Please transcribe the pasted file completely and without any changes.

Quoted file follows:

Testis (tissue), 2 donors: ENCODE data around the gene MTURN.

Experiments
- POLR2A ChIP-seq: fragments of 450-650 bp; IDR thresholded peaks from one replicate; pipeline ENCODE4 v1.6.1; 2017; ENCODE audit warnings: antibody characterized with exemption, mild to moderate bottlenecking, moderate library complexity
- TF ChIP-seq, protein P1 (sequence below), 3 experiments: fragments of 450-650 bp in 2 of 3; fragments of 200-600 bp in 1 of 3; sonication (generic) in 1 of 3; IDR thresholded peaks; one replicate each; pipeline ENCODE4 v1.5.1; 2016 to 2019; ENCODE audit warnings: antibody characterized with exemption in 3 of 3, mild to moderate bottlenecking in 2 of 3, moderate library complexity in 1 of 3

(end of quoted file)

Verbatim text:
Testis (tissue), 2 donors: ENCODE data around the gene MTURN.

Experiments
- POLR2A ChIP-seq: fragments of 450-650 bp; IDR thresholded peaks from one replicate; pipeline ENCODE4 v1.6.1; 2017; ENCODE audit warnings: antibody characterized with exemption, mild to moderate bottlenecking, moderate library complexity
- TF ChIP-seq, protein P1 (sequence below), 3 experiments: fragments of 450-650 bp in 2 of 3; fragments of 200-600 bp in 1 of 3; sonication (generic) in 1 of 3; IDR thresholded peaks; one replicate each; pipeline ENCODE4 v1.5.1; 2016 to 2019; ENCODE audit warnings: antibody characterized with exemption in 3 of 3, mild to moderate bottlenecking in 2 of 3, moderate library complexity in 1 of 3